Welcome to the Weekly Binge, where we’ll be taking a closer look at the shows that are worth your time. This week, we’re gonna head way down yonder to New Orleans to get acquainted with the good folks of Treme.
What’s the premise? A couple dozen loosely connected residents of New Orleans try to get their lives back to normal after surviving Hurricane Katrina.
What’s it like? New Orleans is nicknamed “The Big Easy,” and that’s often the vibe of Treme: it simmers rather than boils over, and it’s bittersweet rather than sad or angry. That’s not to say the show is particularly lighthearted — after all, it’s about unsettled people dealing with the aftermath of a natural disaster. But for fans of The Wire, creator David Simon’s previous series, Treme could seem pretty lethargic — at first, anyway. Think of it as a Robert Altman film in serial form — Nashville, but with jazz.
Where can I see it? It’s on HBO Sundays at 9 pm EST. You can stream the entire show if you have HBOGo; if not, seasons one through three are available for streaming on iTunes, Amazon Instant, and Yidio.
How long will it take? The show is currently on its fourth season; each of the previous seasons were 10 episodes each, at an hour an episode, so give yourself a couple weeks.
What do the critics think? Season four is the first to dip below 100 percent, but it’s still at a healthy 92 percent. The critics have praised Treme for its characters, its atmosphere, and its multi-stranded plotting, all of which add up to a portrait of a troubled but vibrant city. “The show’s beauty is not in big moments, or exquisitely written scenes (though it has both),” wrote the AV Club’s Todd VanDerWerff. “It comes in the pauses between, the semicolons and commas that make up the bulk of many lives, but which TV has trouble giving full heft.” ” It’s to the credit of the show’s creators, David Simon and Eric Overmyer, that these characters have become so familiar and alive in only 30-plus episodes,” wrote Mike Hale of the New York Times.
Why should I watch this? OK, so Treme isn’t as good as The Wire. You know what else isn’t as good as The Wire? Just about every other television show ever produced. WhileTreme is relatively short on fireworks, its languid pace and local color sneak up on you; after a while, you really feel like you know these people, and you really like spending time with them. What helps make it worth your time is its potent sense of place — with its distinctive rhythms and customs, New Orleans is practically a character on the show — and its eclectic cast, which is comprised of likeable HBO vets (Wendell Pierce, Clarke Peters, Kim Dickens), outstanding character actors (Melissa Leo, Steve Zahn, David Morse), and musicians playing musicians (Lucia Micarelli, Steve Earle). Oh, and the music is terrific, but you knew that already.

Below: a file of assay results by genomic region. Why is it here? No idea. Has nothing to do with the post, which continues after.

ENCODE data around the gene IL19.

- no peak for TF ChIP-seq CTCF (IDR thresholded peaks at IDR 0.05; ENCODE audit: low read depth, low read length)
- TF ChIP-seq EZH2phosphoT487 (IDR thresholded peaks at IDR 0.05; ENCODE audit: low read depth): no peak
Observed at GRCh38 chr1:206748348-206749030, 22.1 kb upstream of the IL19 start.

What’s my next step? For a wilder, crazier take on the Crescent City, be sure to watch Werner Herzog’s Bad Lieutenant: Port of Call New Orleans, featuring Nicolas Cage at his unhinged best. If you’re looking for historical context, two well-recieved documentaries — Spike Lee’s If God Is Willing and Da Creek Don’t Rise and Tia Lessin and Carl Deal’s Trouble the Water — should fit the bill. And if you’ve never listened to any records by Louis Armstrong, Fats Domino, the Meters, or Lil Wayne — well, you’ve got some catching up to do. Check out Doctors, Professors, Kings and Queens: The Big Ol’ Box of New Orleans, a handy four-disc box set of classics from some of the city’s greatest artists.
Click here to enjoy a long and lovely sneak peek of "Elizabethtown," which is the new film by writer/director Cameron Crowe. Starring Orlando Bloom ("The Lord of the Rings"), Kirsten Dunst ("Spider-Man"), Susan Sarandon ("Bull Durham"), Alec Baldwin ("The Cooler"), Judy Greer ("Cursed"), and Jessica Biel ("Stealth"), "Elizabethtown" tells the story of an outrageous memorial for a Southern patriarch, in which an unexpected romance blooms between a young woman and man.
Cameron Crowe is the filmmaker behind such well-regarded "people stories" as "Say Anything," "Jerry Maguire," and "Almost Famous," so obviously his next project is met with high hopes and much anticipation — and this lengthy trailer clip is a little bit of loveliness.
"Elizabethtown" opens on October 14th.